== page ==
Danny Davis isn't the strong, silent type. Nor is he a man of few words. When not playing quarterback for the University of Houston, he counsels youths in a drug program and he fills in as a speaker at church functions. And even when he is playing quarterback, Danny Davis talks all the time. He ribs the running backs. He slaps palms with the linemen and he flashes the soul sign, chattering all the while. There is a bit of con in him, Davis admits, but, "I believe in people and then they believe in me."
That was pretty much the game plan last Saturday: Danny Davis & Co. would have to con No. 6-ranked University of Texas to make folks believe that the Cougars deserved to play host in the Cotton Bowl as Southwest Conference champion on New Year's Day.
"We match up pretty evenly," Houston Coach Bill Yeoman said before the game. "But their Johnny (Lam) Jones is a bad news guy and their Lawrence Sampleton isn't anything less. Both can kill you with one big play. But if we can stop them, well, I think we will win."
The game was played in Austin, where the Longhorns had been beaten but twice in the last 56 games. And, sure enough, Tight End Sampleton was held to two catches, only one of importance. Flanker Jones got his hands on the ball just twice and gained only 22 yards. And when it was all over, Houston had upset Texas 10-7. Unless Texas Tech and Rice, the Cougars' last two opponents, perform miracles, Houston will win that coveted berth in the Cotton Bowl.
While it was the Houston defense that roped the Longhorns all afternoon, it was Davis who branded them. Davis is a 48.8% passer and a 30-yard-a-game runner—he is more apt to scamper from sideline to sideline than to head down-field—but it is his convincing fakes, perfectly timed pitches and shrewd reading of keys that make Houston's attack hum. With Davis in charge, the Cougars won 10 games, the SWC title and the Cotton Bowl in 1976. They opened the 1977 season by beating favored UCLA. But a shoulder separation put Davis out for the rest of the year and Houston tumbled to a 6-5 finish.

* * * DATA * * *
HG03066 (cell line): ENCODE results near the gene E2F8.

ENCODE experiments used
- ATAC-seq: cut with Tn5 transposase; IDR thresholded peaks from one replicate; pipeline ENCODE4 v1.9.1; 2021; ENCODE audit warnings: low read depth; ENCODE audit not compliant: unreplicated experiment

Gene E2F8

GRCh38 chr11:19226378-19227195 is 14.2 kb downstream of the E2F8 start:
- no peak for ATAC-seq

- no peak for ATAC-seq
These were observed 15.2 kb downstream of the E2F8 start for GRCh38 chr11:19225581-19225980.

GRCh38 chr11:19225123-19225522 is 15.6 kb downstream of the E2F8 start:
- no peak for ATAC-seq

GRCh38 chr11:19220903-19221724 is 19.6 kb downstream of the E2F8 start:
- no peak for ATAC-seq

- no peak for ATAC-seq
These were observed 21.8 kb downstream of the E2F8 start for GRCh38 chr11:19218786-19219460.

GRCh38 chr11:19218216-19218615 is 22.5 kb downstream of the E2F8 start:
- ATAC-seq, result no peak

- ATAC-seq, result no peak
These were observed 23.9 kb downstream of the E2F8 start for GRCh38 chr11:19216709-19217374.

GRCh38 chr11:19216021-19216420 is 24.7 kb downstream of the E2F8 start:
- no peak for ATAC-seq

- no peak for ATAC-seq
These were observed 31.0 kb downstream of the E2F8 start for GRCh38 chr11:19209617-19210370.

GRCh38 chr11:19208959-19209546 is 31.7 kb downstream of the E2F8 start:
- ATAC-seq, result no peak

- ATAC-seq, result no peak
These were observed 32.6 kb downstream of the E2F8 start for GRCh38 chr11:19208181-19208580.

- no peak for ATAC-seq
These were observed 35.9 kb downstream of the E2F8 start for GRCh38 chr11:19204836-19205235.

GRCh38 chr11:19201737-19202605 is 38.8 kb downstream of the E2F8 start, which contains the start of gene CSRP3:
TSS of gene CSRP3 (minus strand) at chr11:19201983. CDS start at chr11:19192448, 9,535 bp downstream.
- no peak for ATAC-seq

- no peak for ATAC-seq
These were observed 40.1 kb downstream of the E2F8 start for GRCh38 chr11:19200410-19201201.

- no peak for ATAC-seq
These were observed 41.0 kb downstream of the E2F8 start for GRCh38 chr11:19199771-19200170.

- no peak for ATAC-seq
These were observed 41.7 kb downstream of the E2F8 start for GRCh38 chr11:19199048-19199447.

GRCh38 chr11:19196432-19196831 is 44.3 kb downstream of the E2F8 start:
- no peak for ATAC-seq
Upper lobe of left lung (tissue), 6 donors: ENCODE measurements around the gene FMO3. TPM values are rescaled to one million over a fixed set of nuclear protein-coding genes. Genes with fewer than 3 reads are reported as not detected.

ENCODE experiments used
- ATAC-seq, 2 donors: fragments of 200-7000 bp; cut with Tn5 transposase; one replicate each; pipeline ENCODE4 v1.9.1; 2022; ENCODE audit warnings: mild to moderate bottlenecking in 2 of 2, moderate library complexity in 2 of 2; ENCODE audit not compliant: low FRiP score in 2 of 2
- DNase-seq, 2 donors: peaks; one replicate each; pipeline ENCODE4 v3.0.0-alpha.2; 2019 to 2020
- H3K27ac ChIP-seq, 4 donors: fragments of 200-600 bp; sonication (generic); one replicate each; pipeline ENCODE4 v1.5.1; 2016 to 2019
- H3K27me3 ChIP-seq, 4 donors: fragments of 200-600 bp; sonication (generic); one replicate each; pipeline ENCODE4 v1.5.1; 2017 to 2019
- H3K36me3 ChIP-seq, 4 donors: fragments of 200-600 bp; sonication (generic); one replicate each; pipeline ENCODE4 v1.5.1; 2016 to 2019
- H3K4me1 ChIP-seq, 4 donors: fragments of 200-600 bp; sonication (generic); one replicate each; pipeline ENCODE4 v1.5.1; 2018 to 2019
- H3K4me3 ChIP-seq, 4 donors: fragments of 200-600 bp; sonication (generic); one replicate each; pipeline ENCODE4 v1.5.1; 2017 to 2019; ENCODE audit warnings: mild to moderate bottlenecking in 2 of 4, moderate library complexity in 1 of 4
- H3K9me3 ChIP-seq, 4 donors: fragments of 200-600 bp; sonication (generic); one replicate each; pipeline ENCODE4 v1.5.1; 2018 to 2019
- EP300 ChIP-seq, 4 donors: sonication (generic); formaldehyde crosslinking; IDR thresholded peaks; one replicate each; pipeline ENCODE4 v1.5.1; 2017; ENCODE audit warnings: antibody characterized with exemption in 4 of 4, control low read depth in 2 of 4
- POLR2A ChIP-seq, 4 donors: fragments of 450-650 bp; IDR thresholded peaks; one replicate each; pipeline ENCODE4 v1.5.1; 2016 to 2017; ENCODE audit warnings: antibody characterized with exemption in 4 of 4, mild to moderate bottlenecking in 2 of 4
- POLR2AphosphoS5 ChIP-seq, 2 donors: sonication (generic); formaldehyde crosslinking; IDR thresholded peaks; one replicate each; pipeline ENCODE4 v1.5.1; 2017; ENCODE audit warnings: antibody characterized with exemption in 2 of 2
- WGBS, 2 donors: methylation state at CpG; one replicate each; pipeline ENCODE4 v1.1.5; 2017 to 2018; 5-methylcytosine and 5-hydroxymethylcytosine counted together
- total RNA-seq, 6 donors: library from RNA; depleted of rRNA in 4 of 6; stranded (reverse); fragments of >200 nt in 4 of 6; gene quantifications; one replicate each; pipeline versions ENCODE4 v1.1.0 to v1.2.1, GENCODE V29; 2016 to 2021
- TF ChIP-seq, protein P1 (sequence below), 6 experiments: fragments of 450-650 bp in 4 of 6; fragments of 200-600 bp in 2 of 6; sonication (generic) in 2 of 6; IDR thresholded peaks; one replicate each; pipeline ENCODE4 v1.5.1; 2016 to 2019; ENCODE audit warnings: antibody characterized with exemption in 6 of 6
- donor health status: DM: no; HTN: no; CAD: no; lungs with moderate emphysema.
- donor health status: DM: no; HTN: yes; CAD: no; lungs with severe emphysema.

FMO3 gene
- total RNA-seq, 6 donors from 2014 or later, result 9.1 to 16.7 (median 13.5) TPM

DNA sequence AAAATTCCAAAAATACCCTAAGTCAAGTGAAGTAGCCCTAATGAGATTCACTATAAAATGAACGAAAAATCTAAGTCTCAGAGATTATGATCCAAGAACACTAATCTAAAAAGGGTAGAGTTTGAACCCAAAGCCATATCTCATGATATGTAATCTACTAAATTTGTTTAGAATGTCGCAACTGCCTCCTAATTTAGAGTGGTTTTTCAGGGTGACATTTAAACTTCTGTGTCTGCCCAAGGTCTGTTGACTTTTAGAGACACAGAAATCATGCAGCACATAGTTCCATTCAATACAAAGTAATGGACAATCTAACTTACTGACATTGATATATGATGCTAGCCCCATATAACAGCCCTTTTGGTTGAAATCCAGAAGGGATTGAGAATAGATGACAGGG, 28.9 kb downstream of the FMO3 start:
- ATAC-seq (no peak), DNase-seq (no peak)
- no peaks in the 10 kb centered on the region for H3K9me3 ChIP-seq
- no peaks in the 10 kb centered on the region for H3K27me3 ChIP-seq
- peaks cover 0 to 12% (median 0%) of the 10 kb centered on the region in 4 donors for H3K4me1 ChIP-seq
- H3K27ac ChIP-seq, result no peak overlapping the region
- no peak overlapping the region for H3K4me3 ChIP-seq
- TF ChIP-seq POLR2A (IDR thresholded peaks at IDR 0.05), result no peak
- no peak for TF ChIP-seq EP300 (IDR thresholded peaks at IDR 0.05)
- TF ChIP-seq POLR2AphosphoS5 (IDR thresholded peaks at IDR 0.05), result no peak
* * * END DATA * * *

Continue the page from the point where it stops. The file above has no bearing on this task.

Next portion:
Cougar fans weren't surprised: the team has run hot and cold for years. In 1967, Houston beat No. 1-ranked Michigan State, then stumbled to three losses. In 1968, the Cougars crushed Tulsa 100-6 one Saturday, and got beat by 20 points at Florida State the next. In 1969, they opened with two losses, then whipped Mississippi State 74-0 and won nine straight. The 10-2 championship season of 1976 had followed a 2-8 clunker in 1975. "It's always something," Yeoman says. "Injuries, lack of depth. Or, when we were an independent, trying to keep everybody up, week after week."
This year the Cougars seemed to be at it again. They opened by losing to Memphis State, now a 4-5 team. They looked only slightly better in overcoming outmanned Utah 42-25. Next Houston stunned 9th-ranked Florida State, 27-21 on the road. A 20-18 squeaker over then-winless Baylor was followed by a 33-0 thrashing of unbeaten Texas A&M. "It wasn't until then that we knew we could play," Yeoman says.
Indeed, Houston had started with a whole bunch of question marks. Recovered from his injury, Davis had to prove himself all over again. Both the starting running backs were new and so were three-fifths of the line. On defense, Yeoman was counting on four returning starters, plus David Hodge, an All-America linebacker in 1976 who had wearied of football and sat out a season before returning to school this fall. Hodge gradually returned to form, and Sam Proctor, who was used sparingly in 1977, and Steve Bradham developed into certified menaces as linebackers. Safety Elvis Bradley, a starter since his first game as a freshman three years ago, was as sound as ever, and soon Yeoman's two sets of ends, tackles and noseguards were playing into shape.